In fact, and perhaps surprisingly, as we become more familiar with odours, we not only like them more, we also judge them as less complex . But interestingly, familiarity is not associated with the number of notes that an odour might have – something that we might ordinarily think of (as in the case of wine, above) as a proxy for complexity.
So, attention, arousal, novelty, liking and complexity are all linked somehow, and if your brain is hurting, I can’t blame you – it’s all too complex! Try this. Zajonc proposed that exposed stimuli become like because of increased ease with which the brain can process them. Complexity may be synonymous with novelty simply because the brain takes longer or expends more effort in this processing. In terms of perception and behavior, something that is novel or surprising is, by definition, a violation of expectations that will involve increased (unpleasant) arousal and a direction of attention to stimulus features to assess if some action needs to be taken – perhaps there is danger, for example.
Consider this sequence next time you encounter something wrong or unexpected with, say, a drink. Arousal increases as you pay close attention to your drink: you sniff, repeatedly, attempting to identify the problem …. this process is, in a way, making features stand out and the drink odour seems more complex. You sniff again – hmmm, cat’s pee. That’s ok, then. You asked for a Riesling, but you were given a Sauvignon blanc. Arousal decreases, as familiarity and liking both increase, and you can pay attention to something else, like your meal.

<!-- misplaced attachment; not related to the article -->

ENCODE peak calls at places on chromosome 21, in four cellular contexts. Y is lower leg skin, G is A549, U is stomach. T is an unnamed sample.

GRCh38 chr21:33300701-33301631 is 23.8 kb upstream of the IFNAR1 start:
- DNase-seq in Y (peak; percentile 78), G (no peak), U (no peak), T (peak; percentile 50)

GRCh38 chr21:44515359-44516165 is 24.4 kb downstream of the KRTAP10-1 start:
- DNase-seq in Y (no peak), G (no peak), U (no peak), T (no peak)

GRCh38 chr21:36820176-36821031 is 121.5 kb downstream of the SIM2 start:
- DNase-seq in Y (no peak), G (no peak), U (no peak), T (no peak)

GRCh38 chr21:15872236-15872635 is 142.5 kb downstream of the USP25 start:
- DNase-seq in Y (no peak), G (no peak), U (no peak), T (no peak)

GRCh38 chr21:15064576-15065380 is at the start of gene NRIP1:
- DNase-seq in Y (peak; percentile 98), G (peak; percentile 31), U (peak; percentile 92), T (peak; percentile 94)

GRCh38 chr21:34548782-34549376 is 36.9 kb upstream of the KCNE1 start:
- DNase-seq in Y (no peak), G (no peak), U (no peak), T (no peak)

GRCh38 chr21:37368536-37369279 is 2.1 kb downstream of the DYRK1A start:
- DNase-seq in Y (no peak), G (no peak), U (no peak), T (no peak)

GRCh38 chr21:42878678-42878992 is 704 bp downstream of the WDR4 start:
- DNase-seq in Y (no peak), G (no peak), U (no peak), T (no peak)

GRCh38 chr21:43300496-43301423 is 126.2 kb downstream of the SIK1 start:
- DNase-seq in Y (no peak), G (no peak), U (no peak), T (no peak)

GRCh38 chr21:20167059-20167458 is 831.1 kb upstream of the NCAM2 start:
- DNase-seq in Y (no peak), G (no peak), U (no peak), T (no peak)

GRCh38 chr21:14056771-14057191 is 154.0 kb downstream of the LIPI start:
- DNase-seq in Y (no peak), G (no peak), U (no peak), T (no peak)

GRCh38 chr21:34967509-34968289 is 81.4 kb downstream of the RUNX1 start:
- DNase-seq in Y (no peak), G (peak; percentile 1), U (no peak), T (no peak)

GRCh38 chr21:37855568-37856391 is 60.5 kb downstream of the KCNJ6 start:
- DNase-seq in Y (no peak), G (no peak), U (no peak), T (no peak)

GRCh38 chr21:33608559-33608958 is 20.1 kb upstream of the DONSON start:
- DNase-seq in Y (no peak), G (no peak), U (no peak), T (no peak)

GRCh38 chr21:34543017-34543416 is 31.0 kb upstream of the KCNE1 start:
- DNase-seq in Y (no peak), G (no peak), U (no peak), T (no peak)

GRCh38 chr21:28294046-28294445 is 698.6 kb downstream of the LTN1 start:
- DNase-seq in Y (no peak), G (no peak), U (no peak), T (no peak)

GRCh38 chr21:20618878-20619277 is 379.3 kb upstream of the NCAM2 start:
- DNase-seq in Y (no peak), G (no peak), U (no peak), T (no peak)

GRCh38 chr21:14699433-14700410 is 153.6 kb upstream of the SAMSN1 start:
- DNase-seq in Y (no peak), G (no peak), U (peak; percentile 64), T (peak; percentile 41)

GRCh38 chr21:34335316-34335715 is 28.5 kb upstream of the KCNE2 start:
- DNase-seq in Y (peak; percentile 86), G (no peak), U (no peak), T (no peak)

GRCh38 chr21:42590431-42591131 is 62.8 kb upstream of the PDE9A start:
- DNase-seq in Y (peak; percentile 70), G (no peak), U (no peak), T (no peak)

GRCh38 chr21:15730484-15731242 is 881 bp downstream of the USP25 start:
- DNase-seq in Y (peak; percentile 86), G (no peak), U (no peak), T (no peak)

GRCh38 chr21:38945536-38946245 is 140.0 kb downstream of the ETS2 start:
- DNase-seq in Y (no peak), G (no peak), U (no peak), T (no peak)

1. Zajonc, R.B., Attitudinal effects of mere exposure. J. Pers. Soc. Psychol., 1968. 9(2): 1-27.
2. Prescott, J., H. Kim, and K.-O. Kim, Cognitive mediation of hedonic changes to odors following exposure. Chemosens. Percept., 2008. 1: 2-8.
3. Delplanque, S., G. Coppin, L. Bloesch, I. Cayeux, and D. Sander, The mere exposure effect depends on an odor's initial pleasantness. Frontiers in psychology, 2015. 6: 911.
4. Berlyne, D.E., Novelty, complexity, and hedonic value. Percept. Psychophys., 1970. 8: 279-286.
5. Sulmont, C., S. Issanchou, and E.P. Koster, Selection of odorants for memory tests on the basis of familiarity, perceived complexity, pleasantness, similarity and identification. Chemical Senses, 2002. 27: 307-317.